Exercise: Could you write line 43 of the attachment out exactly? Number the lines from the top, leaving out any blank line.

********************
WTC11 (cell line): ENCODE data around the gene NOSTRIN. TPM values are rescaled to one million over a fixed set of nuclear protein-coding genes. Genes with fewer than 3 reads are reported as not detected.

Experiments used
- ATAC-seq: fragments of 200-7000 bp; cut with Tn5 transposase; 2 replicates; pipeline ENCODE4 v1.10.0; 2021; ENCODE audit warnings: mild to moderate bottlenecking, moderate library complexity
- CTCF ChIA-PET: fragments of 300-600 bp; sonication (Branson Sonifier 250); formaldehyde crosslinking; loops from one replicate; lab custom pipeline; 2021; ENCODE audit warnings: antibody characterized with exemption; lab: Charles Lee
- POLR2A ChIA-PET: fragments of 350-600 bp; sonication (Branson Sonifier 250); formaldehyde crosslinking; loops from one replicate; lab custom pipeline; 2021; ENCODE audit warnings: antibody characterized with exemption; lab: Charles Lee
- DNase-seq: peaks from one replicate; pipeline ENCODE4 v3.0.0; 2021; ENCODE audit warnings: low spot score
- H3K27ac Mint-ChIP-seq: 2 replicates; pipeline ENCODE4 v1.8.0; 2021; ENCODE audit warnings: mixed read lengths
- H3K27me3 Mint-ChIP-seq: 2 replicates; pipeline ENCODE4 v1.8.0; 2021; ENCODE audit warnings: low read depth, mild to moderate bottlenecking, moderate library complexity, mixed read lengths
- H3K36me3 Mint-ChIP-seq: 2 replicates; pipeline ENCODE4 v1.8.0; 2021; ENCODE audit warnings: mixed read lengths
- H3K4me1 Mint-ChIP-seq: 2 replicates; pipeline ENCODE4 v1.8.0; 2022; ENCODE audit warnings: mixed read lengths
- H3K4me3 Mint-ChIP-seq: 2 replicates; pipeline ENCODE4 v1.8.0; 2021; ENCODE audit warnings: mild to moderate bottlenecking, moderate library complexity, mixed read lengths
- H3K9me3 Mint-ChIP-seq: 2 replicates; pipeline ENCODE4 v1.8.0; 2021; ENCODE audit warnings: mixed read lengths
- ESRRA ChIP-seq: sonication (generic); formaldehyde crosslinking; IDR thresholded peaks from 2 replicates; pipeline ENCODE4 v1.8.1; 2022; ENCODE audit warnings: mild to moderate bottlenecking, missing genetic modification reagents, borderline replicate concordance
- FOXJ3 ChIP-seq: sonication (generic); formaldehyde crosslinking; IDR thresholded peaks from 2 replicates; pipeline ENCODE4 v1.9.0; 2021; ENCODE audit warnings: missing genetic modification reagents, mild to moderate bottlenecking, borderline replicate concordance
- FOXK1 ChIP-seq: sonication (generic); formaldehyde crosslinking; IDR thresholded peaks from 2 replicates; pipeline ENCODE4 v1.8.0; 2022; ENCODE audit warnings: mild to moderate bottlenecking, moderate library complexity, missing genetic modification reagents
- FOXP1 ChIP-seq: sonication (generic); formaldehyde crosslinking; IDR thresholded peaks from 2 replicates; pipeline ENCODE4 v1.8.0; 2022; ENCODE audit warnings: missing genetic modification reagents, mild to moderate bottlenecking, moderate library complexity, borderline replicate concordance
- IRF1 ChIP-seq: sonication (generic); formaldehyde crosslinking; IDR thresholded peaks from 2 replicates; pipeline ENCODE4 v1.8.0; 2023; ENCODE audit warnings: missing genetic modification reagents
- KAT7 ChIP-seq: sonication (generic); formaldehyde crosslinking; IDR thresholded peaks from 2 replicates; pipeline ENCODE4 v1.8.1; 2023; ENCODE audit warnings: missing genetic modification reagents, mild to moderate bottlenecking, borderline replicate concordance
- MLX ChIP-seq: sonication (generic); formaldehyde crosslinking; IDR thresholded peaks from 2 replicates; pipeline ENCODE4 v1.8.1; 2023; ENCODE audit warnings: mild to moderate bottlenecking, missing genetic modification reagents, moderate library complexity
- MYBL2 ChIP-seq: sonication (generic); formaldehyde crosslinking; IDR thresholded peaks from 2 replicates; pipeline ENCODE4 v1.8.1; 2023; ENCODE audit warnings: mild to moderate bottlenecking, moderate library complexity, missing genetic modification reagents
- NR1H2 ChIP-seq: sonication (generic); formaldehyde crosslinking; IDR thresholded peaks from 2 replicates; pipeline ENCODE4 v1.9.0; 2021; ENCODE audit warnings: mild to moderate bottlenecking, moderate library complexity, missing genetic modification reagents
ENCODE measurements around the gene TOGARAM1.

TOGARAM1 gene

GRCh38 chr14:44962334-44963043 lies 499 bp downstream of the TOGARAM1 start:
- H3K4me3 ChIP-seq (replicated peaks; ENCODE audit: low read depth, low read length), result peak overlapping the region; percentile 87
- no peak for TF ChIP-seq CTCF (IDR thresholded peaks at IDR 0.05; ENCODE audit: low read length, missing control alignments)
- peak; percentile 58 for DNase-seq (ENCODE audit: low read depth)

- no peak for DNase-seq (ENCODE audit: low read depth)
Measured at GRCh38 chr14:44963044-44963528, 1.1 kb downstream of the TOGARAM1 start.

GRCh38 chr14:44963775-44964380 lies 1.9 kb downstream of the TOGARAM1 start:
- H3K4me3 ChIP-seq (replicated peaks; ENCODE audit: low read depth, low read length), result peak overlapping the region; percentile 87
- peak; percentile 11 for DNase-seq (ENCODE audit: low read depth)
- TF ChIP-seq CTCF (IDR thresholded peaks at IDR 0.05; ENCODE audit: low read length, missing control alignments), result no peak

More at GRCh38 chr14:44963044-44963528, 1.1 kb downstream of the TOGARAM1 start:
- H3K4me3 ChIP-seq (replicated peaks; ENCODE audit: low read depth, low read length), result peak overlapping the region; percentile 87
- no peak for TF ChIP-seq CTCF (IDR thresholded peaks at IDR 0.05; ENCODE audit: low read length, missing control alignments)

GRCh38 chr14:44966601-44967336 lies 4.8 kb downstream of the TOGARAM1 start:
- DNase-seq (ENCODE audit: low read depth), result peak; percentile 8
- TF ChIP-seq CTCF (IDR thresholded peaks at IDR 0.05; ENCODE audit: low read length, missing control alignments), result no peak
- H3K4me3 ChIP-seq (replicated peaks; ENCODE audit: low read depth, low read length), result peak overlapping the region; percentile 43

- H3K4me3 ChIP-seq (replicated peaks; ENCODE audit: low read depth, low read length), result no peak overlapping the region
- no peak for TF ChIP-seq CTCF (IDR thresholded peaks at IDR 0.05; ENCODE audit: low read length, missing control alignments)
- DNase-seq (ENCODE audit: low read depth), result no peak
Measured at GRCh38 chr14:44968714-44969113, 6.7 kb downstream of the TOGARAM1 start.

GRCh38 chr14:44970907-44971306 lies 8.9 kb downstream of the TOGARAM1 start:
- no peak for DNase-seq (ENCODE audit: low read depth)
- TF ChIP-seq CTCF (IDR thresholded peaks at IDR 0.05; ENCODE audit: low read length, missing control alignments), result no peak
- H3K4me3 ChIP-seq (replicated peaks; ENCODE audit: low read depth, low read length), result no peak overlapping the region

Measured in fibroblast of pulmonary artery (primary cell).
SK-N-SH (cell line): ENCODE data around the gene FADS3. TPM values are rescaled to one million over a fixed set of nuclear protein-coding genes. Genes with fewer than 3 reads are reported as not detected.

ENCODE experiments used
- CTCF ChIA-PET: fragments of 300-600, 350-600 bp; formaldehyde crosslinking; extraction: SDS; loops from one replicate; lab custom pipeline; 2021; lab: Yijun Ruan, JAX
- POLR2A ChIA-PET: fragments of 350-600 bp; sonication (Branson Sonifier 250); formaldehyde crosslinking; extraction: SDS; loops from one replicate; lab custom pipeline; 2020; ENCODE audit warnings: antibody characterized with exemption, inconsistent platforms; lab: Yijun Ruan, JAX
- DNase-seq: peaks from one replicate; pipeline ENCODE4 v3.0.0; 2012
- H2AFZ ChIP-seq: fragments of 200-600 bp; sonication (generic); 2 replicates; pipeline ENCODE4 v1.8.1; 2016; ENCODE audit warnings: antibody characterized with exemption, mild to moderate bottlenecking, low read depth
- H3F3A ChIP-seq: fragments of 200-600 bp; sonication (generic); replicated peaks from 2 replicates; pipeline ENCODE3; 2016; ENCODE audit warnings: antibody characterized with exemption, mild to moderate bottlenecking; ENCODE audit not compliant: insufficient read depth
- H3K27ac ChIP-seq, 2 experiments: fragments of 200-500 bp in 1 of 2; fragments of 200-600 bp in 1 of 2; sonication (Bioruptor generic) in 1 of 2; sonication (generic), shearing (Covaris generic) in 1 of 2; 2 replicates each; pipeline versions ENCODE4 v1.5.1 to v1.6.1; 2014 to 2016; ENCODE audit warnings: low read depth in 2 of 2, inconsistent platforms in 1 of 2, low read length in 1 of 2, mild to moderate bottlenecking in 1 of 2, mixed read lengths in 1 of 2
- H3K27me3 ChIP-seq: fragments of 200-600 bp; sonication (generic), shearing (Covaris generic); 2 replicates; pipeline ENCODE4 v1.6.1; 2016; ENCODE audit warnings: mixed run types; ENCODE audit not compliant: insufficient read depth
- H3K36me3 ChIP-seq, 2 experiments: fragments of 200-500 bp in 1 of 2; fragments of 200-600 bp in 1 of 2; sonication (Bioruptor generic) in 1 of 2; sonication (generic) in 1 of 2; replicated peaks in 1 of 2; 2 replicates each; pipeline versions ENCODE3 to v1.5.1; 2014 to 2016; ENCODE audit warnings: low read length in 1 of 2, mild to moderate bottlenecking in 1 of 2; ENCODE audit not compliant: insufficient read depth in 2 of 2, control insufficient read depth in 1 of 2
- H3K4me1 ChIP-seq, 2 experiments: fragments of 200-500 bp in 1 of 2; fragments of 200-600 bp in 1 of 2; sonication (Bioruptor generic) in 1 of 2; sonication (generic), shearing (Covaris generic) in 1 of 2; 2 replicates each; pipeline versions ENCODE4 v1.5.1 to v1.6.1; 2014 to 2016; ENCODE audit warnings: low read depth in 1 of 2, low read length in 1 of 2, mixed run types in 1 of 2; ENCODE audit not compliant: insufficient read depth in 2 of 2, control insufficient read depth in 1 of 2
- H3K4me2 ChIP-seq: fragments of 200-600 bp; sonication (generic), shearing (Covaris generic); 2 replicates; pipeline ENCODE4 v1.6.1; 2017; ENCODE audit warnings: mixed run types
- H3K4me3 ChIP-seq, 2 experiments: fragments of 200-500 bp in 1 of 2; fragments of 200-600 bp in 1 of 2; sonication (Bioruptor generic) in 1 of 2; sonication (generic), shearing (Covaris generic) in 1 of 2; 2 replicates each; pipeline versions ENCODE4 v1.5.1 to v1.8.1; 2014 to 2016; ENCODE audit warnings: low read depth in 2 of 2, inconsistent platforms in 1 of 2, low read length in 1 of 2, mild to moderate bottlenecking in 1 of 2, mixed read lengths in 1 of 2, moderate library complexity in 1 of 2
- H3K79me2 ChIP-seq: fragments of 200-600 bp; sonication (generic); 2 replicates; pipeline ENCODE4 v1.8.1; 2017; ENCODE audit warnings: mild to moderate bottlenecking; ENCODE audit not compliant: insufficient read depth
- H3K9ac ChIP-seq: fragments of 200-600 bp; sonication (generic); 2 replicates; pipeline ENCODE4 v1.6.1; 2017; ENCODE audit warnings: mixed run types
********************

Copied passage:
- DNase-seq (ENCODE audit: low read depth), result no peak